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'Everything' isn't enough



Juliana Hatfield (Atlantic/Mammoth 92540)

It's great that Juliana Hatfield has finally come up with a sound catchy enough to justify the commercial expectations people had for her last two albums; the only trouble is Veruca Salt beat her to it. Although much of the material on "Only Everything" mines the same, fey vein as her previous outings -- with plenty of murmured, melancholy ballads and romantic anomie -- the tone is different this time around. With the guitars cranked and snarling, the band comes across with more edge than ever. But between Hatfield's airy melodies and girlish voice the music offers more volume than weight. As a result, even the most melodic offerings, like the ragged "What a Life" or the punchy, Veruca Salt-like "Universal Heart-Beat," amount to little more than radio-friendly fluff. Granted, that may finally sell her some albums, but should sales really be "Everything"?


Original Soundtrack (Elektra 61760)

Like the film itself, the soundtrack for "Tank Girl" seems almost an object lesson in how hard it is to manufacture hipness. Despite having Courtney Love as music consultant and an artist roster that includes Hole, Bush, Belly, Bjork, Ice-T, Veruca Salt and Portishead, the album itself is almost as hokey as it is uneven. Bjork's classically quirky "Army of Me" manages to convey a sense of Tank Girl's spirit without obviously pandering to a movie audience, but it's one of the few selections that justifies its inclusion on either an artistic or thematic basis; the rest ranges from such ill-advised novelties as Joan Jett and Paul Westerberg's pointless rehash of "Let's Do It" to obvious leftovers like Belly's "Thief." Still, the album is worth playing at least once, if only for the unintended humor of hearing Hole followed by Nirvana-wannabes Bush.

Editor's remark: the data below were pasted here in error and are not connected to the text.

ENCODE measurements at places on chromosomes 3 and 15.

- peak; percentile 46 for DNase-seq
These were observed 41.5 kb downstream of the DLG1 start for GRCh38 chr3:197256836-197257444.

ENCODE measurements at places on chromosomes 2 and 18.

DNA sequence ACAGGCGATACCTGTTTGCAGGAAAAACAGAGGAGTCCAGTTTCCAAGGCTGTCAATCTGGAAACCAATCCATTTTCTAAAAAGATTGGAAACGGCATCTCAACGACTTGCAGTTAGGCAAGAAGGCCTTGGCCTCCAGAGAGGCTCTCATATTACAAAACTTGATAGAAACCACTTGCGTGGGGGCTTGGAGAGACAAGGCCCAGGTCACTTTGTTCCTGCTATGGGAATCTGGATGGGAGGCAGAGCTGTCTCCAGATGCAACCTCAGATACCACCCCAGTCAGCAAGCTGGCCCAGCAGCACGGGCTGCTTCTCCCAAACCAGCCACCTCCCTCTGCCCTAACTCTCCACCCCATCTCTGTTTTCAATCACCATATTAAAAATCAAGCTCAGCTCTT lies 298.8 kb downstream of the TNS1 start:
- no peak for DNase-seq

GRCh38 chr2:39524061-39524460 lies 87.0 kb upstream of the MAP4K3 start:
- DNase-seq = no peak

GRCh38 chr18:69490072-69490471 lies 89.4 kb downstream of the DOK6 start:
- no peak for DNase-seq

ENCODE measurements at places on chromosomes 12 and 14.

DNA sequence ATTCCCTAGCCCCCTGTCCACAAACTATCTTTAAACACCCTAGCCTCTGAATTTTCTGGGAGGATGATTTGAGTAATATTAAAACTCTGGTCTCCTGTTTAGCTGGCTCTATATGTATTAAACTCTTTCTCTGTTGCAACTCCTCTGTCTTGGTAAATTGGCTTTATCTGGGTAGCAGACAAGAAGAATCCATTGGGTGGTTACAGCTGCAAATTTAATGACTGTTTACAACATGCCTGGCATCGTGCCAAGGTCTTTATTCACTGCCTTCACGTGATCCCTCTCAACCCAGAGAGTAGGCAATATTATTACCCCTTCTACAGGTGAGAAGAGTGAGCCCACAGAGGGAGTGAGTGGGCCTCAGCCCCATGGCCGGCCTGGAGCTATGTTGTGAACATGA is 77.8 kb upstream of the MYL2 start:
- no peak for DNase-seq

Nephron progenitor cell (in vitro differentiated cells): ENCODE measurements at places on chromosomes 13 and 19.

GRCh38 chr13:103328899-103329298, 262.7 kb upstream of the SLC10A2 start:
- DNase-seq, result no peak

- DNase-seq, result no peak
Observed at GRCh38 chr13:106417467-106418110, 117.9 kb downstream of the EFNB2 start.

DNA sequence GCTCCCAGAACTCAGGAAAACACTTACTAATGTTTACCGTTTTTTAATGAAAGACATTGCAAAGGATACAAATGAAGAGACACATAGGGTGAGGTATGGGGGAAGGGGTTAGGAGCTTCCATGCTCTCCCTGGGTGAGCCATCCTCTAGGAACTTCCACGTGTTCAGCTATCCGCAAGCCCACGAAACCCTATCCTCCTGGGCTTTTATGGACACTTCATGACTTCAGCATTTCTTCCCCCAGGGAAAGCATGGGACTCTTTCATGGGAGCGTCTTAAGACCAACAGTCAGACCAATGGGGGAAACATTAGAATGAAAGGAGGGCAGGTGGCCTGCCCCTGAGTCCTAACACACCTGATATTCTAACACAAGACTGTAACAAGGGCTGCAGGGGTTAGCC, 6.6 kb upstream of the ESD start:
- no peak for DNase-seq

Montell Jordan (PMP/RAL 314 527 179)

He may look like just another new jack, but what Montell Jordan sounds like is an old-school soul man. In fact, after spending some time with his "This Is How We Do It," most listeners will find it hard to believe that the album marks his debut. How could the man have gotten so good so fast? Some of it has to do with way he works a groove, as on "Somethin' 4 da Honeyz," where he emphasizes the roll of the bass instead of the kick of the backbeat; and some stems from his smooth, insinuating command of ballads like "I'll Do Anything," where he manages to plead his case without ever seeming to play on his audience's pity. But the acid test comes with his version of the Teddy Pendergrass oldie "Close the Door," which Jordan delivers with such suave confidence and emotional depth that it actually survives comparison to the original.


Faith No More (Slash/Reprise 45723)

Thanks to tunes like "We Care a Lot" and "Epic," Faith No More left a lot of listeners with the impression that it was some sort of rock-and-rap fusion act. In truth, though, the band has always gone for a wider canvas, and with "King for a Day, Fool for a Lifetime" finally shows just how broad its abilities are. After all, how many other acts would even consider putting a lithe, samba-inflected ballad like "Caralho Voador" next to something as noisy and dissonant as "Ugly in the Morning"? But not only do Faith No More have no trouble dealing with such diversity, they manage to make it part of the album's appeal. So even though a song like "Star A.D.," whose brash, jazzy melody is cut from the same cloth as '50s detective show themes, would seem to have little in common musically with the tightly wound rhythms and dense, abrasive harmonies of "The Gentle Art of Making Enemies," there's more than enough room on this album for the two to sit comfortably.

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